Jacobs Allen director Keith Senior shares how businesses can support Bury St Edmunds centre growth
Jacobs Allen is one of the leading accountants and tax advisors in Bury St Edmunds, but is easy to miss along Abbeygate Street.
The office, which has been their home for 12 years, does not stand out among the restaurants, bars and cafés on the busy shopping street.
But, as I am about to discover, it is firms like this that provide stability for more eye-catching neighbours.
Keith Senior, company director, has recently stepped down as finance director of Our Bury St Edmunds – the town’s Business Improvement District (BID) – board after eight years.
Born in Yorkshire town Barnsley, he has also lived in London, but for most of his life has chosen to live and work in Bury.
“It has a good mix of retail and professional businesses as well as a good night time economy and a variety of shops,” he explains. “I think a lot of people are envious.”
“Online retail has its cost advantages – but people do not always want the cheapest, they want good customer service,” Keith Senior
As part of our Love Local campaign, the Bury Free Press has already featured how the 73 independent shops in St John’s Street are a local treasure, and how interactive venues like Oakes Barn can generate community spirit. But it needs safeguarding, with several retailers reporting a decline in sales as online shopping grows.
Mr Senior is backing our campaign, and has echoed the call of his former BID colleague Heather Warren, owner of Oakes Barn, for all parties to work together.
“Individuals around here can take it for granted,” he says. “People say it is a shame when shops close but they have to make money. Shops have to be used to be saved and everyone has a responsibility.
“I think more people should look as much as they can for opportunities to support local shops, it has to be the mindset.
“I think it is a necessity for people to be thinking about how they live and work – and I think Love Local is a great way of supporting that.”
As well as encouraging individuals to use shops, or risk losing them, Mr Senior has called on the retailers to offer a service impossible to replicate online.
“Online retail has its cost advantages – but people do not always want the cheapest, they want good customer service,” he says.
“Shops need to find the niche, it’s a difficult one for a lot of retailers selling products. In the end the customer is wanting something that is cost-effective. Time has become the most precious commodity, everyone has to take time considerations into account – the more we can help people to spend it the most effectively.
“There has been much more focus on online shopping and more focus on customer service, because the thing that causes people to go and shop in a town is that it has got to be differentiated from experiences elsewhere – it is impersonal online.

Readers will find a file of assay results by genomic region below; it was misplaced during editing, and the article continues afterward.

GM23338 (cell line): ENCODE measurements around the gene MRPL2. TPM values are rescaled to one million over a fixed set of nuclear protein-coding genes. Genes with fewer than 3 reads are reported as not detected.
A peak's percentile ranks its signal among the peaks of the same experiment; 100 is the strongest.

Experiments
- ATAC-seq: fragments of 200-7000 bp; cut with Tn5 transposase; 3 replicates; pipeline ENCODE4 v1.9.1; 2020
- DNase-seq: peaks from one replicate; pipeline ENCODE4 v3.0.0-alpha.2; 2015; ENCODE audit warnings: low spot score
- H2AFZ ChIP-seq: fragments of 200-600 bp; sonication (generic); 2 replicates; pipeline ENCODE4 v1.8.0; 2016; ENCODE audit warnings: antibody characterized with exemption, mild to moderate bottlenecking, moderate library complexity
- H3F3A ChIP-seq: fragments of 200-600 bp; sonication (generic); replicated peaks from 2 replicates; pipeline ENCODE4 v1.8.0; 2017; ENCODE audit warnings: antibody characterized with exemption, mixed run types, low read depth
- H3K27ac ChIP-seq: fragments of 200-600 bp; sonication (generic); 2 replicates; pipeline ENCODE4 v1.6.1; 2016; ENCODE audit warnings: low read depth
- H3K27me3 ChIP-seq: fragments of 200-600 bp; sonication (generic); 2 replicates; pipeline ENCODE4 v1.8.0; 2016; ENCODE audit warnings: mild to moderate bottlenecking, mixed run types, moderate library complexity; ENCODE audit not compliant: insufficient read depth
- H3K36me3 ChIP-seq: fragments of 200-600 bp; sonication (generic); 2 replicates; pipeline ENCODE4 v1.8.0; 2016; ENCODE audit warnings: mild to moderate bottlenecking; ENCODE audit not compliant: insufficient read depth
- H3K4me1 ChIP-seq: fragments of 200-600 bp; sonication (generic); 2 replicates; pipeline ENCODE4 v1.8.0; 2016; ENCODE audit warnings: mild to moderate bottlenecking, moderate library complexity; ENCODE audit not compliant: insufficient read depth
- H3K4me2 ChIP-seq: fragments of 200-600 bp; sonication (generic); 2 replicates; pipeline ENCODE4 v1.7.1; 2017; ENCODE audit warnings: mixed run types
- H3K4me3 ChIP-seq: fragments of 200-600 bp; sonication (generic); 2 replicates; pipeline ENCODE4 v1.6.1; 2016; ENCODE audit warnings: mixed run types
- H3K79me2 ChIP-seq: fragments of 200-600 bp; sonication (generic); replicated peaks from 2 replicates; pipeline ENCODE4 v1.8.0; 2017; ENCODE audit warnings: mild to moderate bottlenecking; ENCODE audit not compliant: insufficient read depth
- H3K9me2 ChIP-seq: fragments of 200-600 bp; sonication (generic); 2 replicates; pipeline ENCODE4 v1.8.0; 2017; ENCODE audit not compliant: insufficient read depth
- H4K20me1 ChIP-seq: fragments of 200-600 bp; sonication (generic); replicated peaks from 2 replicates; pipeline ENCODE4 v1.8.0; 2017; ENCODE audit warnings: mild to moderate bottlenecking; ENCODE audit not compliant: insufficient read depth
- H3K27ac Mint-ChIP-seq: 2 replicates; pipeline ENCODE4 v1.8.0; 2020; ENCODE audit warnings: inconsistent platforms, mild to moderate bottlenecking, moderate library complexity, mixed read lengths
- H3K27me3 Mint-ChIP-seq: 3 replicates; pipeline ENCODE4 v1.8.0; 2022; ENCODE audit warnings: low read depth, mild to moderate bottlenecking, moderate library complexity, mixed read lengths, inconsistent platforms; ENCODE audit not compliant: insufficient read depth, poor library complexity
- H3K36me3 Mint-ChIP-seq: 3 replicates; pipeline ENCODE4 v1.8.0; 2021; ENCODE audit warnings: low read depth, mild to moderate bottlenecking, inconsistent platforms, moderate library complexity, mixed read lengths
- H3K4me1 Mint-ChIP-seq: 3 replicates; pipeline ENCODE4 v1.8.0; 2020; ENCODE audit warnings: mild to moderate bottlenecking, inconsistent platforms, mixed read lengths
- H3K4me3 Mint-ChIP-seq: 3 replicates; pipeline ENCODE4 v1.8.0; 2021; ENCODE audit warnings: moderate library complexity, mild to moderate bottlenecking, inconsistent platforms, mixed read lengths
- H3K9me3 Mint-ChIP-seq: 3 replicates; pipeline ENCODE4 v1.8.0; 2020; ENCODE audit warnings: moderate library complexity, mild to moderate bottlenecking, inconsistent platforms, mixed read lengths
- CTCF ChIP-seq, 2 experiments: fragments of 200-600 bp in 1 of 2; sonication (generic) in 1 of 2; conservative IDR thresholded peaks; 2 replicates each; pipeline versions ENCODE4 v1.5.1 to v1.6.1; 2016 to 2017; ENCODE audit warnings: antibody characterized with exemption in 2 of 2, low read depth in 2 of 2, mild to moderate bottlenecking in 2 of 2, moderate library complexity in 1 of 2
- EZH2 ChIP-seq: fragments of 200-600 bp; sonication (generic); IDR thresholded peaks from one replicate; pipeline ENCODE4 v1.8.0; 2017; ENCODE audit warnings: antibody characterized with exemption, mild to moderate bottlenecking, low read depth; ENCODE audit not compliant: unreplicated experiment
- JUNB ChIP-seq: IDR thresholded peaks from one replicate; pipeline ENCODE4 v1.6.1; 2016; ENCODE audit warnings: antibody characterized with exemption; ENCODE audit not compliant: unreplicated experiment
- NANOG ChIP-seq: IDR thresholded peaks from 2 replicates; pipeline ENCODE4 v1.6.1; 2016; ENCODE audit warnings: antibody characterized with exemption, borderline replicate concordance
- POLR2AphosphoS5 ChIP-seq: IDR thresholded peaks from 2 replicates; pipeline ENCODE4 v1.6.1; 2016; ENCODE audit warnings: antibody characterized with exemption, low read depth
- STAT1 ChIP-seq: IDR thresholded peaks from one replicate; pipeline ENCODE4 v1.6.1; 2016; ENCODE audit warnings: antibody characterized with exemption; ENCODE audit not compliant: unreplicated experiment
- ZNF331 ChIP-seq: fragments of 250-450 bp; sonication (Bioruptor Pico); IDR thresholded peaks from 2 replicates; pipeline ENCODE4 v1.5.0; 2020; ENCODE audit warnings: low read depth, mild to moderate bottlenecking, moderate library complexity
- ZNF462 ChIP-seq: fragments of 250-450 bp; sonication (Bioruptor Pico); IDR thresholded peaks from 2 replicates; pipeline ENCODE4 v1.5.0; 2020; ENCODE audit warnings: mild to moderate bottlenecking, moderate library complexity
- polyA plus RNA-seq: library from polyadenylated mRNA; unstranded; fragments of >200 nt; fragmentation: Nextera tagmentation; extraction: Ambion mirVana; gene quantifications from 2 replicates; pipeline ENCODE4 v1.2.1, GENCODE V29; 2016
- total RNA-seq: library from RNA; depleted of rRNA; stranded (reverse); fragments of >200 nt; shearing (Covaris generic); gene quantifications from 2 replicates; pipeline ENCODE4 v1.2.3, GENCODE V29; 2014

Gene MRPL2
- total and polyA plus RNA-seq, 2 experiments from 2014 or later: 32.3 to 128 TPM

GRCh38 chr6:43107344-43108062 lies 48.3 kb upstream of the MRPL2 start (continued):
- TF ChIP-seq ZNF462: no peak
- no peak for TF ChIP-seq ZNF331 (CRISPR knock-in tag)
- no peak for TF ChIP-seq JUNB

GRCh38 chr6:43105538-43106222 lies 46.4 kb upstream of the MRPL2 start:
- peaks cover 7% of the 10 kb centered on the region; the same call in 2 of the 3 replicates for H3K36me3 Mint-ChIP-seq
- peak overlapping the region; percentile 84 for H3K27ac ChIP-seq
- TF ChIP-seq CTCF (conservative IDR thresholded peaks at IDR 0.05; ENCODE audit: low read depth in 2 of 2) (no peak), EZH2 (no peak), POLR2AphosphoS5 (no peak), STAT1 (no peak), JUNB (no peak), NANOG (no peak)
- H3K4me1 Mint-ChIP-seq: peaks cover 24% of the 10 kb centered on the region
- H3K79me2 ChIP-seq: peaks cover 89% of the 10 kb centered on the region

“The critical thing for retail is to offer something that is a bit different. It’s great that we have got relatively few empty units. But these shops have got to compete against online retail, so offering extremely good customer service and doing things that go beyond the norm, and meets a customer’s needs.”
As part of Love Local, the Bury Free Press has heard from St John’s Street shops Micks Cycles, Vinyl Hunter and Pocket Watch & Petticoats on how they are offering a service worth travelling for.
But Bury is also home to many of what Mr Senior calls professional businesses, which consist of estate agents and banks, as well as accountants like his own.
Can these enterprises play a part in protecting the high street?
Mr Senior says: “Being in the centre of towns is a feature that we really like. Having businesses in the town can have an impact on the retail outlets, as staff can use these, in their lunch breaks, for example.
“Professional businesses have a role to play in making the economy more rounded. There is a level of interaction that happens which is based on a degree of familiarity.”
Mr Senior says he stepped down from the BID board because of other commitments, and to allow ‘new blood to come in’.
He believes his near-decade of service has helped ‘improve people’s perception of Bury St Edmunds’ and describes the experience as a ‘journey of discovery’.
Engaging in projects like the BID can be another way for professional businesses to help a town centre- and Mr Senior knows that more people coming into town can have a knock-on effect for his line of trade.
“It got help to bring events to the town to increase the profile. We were in national newspapers.
“Part of the success has been to make Bury St Edmunds more widely known as a tourist destination and for its mix of quality places and we need to be proud of it.
“We developed some attractions, things like the ice rink in the arc and the Food and Drink Festival was a really invaluable thing to do and a lot of towns in the east now look up to Bury as a town to aspire to.
“The BID events are more geared to getting people into the town, so we do not get a direct benefit from that, but it does mean there is more attention for Bury as a good place to live and work.”